Clerks of the Court (Historical)

Hyman W. Gamso

Hyman W. Gamso
Clerk of Court: 1965 – 1976
Born: February 8, 1906
Died: October 18, 1986

As he described it, Hyman W. Gamso spent 39 “happy years” in the New York Court system, his last 11½ years as the Clerk of the Court of the Supreme Court, Appellate Division, First Department.
Born in Brooklyn, New York in 1906, Mr. Gamso attended Brooklyn Law School at night, earning his degree in 1927. He was admitted to the New York State Bar the following year, and for the next ten years practiced with the law firms of Watson, Godley, Sheppard & Willgus and later as a partner of Willgus, Blum & Gamso.

While engaging in the practice of law by day, in 1932, he joined the staff of the New York Law Journal as Assistant to the Editor Archibald R. Watson working at the newspaper mostly at night. In time, he became Associate Editor.

In 1938, a month before his 32nd birthday, Mr. Gamso was appointed Deputy County Clerk of New York County, at a salary of $5,000 a year, by Archibald R. Watson who was then County Clerk of New York County. A member of the law firm of Willguss, Blum & Gamso, Mr. Gamso had never held public office before. However, he had been associated with Mr. Watson for more than ten years and was active in the work of several bar association committees.

As Deputy County Clerk of New York County, Mr. Gamso drafted more than fifty legislative enactments designed to simplify the practice of law. He left the New York Law Journal and the New York County Clerk’s office in 1965 when he was appointed Clerk of the Court of the New York Supreme Court, Appellate Division, First Department.

Mr. Gamso’s tenure as the Clerk of the Court of the Appellate Division coincided with a number of major administrative and logistical improvements including the preparation of the first manual on policy and procedure in the appellate court and the keeping of minutes at the court’s administrative and policy conferences. As the Clerk of the Court, Mr. Gamso was unique in that he made himself easily available for advice and information. He did not shield himself from the everyday problems of a busy appellate court by hiding away in his office. Instead, people wishing to speak directly with him rarely had to worry about interceding third persons. Simply by dialing the First Department main phone number and asking for Mr. Gamso would, the caller be greeted by the Clerk himself with the familiar introduction, “Gamso here.” In a 1976 interview, Gamso explained he followed the practice “to keep in touch with what’s going on. I just instinctively pick up the phone.”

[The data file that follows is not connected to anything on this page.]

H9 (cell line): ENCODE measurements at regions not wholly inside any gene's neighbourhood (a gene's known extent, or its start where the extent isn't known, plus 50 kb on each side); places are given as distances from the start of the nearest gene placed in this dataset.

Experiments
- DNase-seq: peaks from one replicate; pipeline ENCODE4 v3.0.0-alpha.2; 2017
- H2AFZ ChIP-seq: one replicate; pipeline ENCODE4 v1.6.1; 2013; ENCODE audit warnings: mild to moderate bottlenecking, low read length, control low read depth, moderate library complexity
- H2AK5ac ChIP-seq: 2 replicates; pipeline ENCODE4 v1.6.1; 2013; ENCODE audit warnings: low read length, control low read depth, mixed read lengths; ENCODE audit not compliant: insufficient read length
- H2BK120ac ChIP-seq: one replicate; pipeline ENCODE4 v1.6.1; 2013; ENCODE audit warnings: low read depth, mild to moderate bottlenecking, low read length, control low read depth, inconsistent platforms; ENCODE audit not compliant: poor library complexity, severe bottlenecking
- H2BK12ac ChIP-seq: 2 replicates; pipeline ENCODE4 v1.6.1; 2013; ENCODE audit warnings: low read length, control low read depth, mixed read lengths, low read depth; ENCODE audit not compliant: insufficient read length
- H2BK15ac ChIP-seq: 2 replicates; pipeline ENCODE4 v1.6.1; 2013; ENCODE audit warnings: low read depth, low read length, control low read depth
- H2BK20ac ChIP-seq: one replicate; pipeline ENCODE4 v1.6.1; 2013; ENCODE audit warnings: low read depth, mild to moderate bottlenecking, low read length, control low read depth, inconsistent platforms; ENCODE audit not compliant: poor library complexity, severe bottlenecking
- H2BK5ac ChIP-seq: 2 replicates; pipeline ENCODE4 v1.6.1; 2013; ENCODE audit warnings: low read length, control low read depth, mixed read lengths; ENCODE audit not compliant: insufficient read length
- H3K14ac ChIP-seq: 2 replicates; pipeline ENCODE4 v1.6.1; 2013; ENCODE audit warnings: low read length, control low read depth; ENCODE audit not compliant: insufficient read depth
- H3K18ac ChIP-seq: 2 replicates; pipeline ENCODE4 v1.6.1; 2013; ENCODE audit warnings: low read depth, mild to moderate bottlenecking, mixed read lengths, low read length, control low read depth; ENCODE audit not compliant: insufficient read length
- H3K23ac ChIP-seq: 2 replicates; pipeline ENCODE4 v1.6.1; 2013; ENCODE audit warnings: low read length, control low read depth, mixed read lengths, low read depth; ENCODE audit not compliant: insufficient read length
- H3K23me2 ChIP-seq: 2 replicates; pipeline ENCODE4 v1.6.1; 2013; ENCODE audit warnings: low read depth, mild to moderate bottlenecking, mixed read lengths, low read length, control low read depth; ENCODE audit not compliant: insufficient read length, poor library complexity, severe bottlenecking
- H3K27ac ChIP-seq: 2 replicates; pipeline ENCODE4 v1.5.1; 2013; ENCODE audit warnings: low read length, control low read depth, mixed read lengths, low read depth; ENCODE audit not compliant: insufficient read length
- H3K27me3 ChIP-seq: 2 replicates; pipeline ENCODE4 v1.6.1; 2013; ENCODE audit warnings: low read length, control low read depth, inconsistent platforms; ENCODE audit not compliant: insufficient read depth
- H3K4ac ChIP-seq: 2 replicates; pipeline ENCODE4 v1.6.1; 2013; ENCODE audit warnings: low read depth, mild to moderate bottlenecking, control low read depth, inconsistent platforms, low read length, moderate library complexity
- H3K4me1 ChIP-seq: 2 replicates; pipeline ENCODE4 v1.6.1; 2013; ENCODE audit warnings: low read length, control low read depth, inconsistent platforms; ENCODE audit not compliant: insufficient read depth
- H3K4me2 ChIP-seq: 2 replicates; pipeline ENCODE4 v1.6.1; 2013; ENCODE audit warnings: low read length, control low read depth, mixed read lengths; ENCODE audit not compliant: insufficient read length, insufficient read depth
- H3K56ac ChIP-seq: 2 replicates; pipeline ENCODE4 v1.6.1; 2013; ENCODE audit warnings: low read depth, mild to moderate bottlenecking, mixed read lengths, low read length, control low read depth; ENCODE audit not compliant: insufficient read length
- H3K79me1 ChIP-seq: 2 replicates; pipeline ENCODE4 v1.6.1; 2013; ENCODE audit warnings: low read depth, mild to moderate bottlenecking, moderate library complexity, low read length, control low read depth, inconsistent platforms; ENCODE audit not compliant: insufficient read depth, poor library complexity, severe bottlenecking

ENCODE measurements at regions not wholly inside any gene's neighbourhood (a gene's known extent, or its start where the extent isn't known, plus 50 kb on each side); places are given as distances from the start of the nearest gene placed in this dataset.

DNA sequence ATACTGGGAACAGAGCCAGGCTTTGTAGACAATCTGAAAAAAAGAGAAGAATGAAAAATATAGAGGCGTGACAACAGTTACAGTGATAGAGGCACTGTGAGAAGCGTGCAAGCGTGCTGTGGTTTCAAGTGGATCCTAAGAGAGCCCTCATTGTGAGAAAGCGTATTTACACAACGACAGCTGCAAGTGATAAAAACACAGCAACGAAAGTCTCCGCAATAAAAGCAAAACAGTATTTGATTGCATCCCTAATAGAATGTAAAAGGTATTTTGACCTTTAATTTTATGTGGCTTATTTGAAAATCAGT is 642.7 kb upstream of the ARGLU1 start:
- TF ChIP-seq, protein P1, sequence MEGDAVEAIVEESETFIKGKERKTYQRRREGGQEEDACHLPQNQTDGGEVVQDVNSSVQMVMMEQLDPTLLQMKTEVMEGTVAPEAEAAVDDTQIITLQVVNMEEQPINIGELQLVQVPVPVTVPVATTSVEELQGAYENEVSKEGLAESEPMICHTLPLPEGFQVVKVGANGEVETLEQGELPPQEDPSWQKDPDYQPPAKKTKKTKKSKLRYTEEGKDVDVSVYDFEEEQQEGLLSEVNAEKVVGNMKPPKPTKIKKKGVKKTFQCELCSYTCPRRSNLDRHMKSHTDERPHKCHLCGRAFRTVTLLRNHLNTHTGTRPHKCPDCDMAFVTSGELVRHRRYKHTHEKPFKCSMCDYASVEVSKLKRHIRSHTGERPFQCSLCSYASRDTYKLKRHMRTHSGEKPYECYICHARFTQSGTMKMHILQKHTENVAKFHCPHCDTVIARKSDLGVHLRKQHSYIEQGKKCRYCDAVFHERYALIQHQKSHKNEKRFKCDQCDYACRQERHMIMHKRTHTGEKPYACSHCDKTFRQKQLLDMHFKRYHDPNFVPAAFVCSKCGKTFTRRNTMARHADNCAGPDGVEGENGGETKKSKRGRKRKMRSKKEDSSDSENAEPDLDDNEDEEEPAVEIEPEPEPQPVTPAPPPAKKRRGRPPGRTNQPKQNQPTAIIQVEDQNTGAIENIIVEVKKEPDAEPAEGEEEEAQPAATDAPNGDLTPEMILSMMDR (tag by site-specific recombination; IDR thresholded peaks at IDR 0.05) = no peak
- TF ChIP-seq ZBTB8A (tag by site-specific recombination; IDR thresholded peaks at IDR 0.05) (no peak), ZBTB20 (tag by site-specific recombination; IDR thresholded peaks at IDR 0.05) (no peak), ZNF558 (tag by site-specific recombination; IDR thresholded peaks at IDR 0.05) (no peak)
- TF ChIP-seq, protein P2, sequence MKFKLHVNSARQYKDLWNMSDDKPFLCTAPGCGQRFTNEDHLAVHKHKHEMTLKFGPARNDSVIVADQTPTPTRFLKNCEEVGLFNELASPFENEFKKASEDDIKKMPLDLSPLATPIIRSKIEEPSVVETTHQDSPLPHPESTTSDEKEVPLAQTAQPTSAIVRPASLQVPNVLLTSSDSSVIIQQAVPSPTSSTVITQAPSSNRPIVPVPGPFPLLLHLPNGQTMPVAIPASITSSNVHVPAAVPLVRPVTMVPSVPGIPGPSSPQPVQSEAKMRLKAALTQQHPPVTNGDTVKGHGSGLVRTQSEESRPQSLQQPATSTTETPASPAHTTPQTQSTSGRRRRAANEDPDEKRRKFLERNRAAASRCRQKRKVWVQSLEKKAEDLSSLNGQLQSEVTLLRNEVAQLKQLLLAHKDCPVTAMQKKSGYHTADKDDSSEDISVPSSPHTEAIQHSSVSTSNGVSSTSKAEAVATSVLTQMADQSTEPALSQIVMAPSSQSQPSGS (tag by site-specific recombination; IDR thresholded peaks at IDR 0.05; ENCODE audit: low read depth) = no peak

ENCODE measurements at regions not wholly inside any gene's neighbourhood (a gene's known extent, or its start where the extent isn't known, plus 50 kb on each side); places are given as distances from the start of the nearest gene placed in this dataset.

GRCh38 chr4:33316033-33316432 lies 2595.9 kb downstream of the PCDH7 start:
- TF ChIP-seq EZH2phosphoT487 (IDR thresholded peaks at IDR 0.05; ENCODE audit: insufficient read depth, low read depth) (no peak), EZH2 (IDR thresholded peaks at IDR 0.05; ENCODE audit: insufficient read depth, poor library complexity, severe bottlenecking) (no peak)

In October, 1976, Mr. Gamso announced his retirement having reached the mandatory retirement age of 70. Then-Presiding Justice Stevens described Gamso’s contributions to the Appellate Division as “years of innovation, progress and change.” In his letter formally accepting Mr. Gamso’s retirement, he observed, “It is good to know that we may call upon you from time to time and benefit from that wealth of experience you have garnered over the years.”

Although he retired after working 39 years in the New York State Court system, Gamso did not stop contributing his time to the court. Rather, he commenced performing uncompensated services including: Administrator of the Assigned Counsel Plan for Indigent Defendants in the First Department; Executive Secretary of the Judiciary Relations Committee of the First Department; member of the Character and Fitness Committee of the First Department; member of the Committee to Advise and Consult with the Judicial Conference on the CPLR; member of the Office of Court Administration’s Committee to Regularize Bar Admission Procedures; member of the Office of Court Administration’s Committee on Legal Representation of the Indigent; and Secretary of the Bernard Botein Medal Committee.

He was given the William Nelson Cromwell Award of the New York County Lawyer’s Association in 1974 for outstanding service to the legal profession and community, the Botein Medal for outstanding contributions to the administration of justice, and City Bar’s 50th Anniversary Medal for conspicuous service.

He was also active in a wide range of professional and community organizations including the New York State Bar Association, the National Conference of Appellate Court Clerks, of which he was a past president, the State Association of Commissioners of Jurors, the Masons, the American Judicature Society, the Institute of Judicial Administration, and the Brooklyn Law School Alumni Association.

Mr. Gamso also served as President of Congregation Shaaray Tifila on the Upper East Side of Manhattan for four terms.

He passed away at age 80 on October 18, 1986. He was survived by his wife Blanche Kaye Gamso, daughter Marjorie, son Jeffrey, sister Augusta Rupersmidt, and two grandchildren.


Letter from Hyman W. Gamso to Presiding Justice Harold A. Stevens dated October 14, 1976.

“Two Aides Are Named By New County Clerk, ”New York Times, January 19, 1938, pg. 24.

“Temple Re-elects Head,” The New York Times, January 3, 1968, p. 54.

Obituary of Hyman W. Gamso, New York Law Journal, October 21, 1986 p. 2.

Obituary of Hyman W. Gamso, The New York Times, October 22, 1986 p. A29.

* This biography was written by Abigail Butcher and Leslie Guevara.